It’s exciting to see Shyamalan on such confident footing once more, all these years later.
The scene-stealing penguins from the “Madagascar” franchise get their own movie in the appropriately titled “Penguins of Madagascar.”
One would think a little of these crazy creatures would go a long way. And indeed, this family-friendly animated comedy from co-directors Eric Darnell and Simon J. Smith is predicated on a single joke: the idea that these overconfident penguins—who fancy themselves as super spies—are completely bumbling and inept, yet they manage to wriggle out of every tricky situation not only to survive but thrive and save the day.
But the pacing is so zany, the jokes are so rapid-fire and the sight gags are so inspired that it’s impossible not to get caught up in the infectious energy of it all. The script (credited to John Aboud, Michael Colton and Brandon Sawyer) finds enough avenues into that one joke to make the premise seem, if not consistently fresh, at least enjoyable. And the formidable voice cast, featuring John Malkovich and the ubiquitous Benedict Cumberbatch, takes this silly work absolutely seriously, and that’s one of the most amusing bits of all.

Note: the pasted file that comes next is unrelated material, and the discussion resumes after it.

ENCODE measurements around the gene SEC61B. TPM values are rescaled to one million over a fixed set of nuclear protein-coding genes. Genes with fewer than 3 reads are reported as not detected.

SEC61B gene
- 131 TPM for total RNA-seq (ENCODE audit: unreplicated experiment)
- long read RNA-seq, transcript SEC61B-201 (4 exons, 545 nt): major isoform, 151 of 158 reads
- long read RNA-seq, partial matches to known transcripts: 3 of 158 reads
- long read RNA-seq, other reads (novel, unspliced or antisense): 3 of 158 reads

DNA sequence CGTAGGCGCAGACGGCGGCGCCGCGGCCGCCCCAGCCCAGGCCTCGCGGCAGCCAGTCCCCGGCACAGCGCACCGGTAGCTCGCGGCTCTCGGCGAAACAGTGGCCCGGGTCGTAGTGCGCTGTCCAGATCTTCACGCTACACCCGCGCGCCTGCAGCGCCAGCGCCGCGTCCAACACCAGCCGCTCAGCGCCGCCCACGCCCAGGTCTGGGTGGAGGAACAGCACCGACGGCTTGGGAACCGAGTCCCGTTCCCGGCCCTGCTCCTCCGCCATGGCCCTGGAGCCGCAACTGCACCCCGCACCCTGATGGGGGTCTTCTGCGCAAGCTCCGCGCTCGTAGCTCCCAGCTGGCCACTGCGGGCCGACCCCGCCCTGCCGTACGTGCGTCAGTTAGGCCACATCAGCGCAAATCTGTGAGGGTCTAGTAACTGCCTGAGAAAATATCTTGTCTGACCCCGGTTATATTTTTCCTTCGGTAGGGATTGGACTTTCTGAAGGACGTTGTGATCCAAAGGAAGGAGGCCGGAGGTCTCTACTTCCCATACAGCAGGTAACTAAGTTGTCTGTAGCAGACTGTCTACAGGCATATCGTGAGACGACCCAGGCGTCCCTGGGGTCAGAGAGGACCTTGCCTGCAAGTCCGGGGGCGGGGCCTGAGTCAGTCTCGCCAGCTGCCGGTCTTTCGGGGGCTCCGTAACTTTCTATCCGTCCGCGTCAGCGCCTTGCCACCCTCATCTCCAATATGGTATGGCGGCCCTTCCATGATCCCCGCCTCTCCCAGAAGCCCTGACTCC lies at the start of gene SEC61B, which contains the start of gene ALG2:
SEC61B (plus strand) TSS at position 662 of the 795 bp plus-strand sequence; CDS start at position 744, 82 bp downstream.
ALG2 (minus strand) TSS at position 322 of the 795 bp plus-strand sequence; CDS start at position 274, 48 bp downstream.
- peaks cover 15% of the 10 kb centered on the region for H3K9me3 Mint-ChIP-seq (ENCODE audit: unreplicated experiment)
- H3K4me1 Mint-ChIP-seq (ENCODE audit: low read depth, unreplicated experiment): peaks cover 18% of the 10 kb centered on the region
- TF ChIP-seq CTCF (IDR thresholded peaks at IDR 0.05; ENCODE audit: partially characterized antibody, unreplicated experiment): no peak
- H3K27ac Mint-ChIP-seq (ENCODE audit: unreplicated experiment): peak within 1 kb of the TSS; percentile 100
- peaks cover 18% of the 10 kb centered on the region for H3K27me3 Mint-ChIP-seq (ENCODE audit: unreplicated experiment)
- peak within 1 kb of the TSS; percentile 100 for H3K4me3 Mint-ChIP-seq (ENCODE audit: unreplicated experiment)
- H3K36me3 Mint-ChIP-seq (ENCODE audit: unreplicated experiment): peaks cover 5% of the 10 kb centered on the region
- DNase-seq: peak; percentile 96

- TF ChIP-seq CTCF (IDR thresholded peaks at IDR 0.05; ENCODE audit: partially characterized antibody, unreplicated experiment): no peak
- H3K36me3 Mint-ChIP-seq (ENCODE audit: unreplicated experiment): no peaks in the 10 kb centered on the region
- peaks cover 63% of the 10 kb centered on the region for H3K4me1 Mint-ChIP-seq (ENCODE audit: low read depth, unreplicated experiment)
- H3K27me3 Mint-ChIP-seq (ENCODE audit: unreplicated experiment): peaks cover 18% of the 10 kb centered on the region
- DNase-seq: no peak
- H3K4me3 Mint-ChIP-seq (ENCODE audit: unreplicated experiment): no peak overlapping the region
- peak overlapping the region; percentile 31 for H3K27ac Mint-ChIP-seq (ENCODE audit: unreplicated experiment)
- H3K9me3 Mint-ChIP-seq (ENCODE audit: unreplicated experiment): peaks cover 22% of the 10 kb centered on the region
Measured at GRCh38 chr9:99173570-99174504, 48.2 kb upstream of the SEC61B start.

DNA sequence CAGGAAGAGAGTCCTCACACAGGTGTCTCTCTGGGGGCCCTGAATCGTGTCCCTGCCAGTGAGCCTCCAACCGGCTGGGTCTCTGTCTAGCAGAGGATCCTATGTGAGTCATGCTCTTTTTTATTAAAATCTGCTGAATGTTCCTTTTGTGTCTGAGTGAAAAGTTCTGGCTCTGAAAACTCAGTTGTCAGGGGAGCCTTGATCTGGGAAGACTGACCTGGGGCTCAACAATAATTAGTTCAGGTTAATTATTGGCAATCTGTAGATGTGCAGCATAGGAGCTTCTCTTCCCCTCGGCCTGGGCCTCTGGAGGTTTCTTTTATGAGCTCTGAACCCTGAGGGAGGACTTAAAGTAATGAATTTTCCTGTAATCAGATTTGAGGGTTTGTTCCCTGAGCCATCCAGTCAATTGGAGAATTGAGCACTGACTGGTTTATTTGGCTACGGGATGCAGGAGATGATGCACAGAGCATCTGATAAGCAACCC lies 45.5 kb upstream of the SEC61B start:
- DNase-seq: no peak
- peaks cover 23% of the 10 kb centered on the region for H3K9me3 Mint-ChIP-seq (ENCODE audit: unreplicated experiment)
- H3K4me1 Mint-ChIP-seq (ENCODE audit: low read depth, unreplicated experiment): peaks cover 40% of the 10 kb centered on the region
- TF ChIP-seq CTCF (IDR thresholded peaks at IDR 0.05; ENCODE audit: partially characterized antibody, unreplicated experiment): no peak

“Penguins of Madagascar” serves as both an origin story and a spin-off, as it follows these adorable animals on an adventure of their own. (The zoo animals from the original series, voiced by Ben Stiller, Chris Rock, David Schwimmer and Jada Pinkett Smith, are nowhere to be found.) We begin in Antarctica, where a long line of penguins is waddling across the merciless, snowy terrain to nowhere, because (as even they acknowledge) they’re not allowed to think for themselves. This is just what they do—and what the documentary crews expect them to do, in a knowing jab at the over-saturation of penguin-related properties over the past decade or so.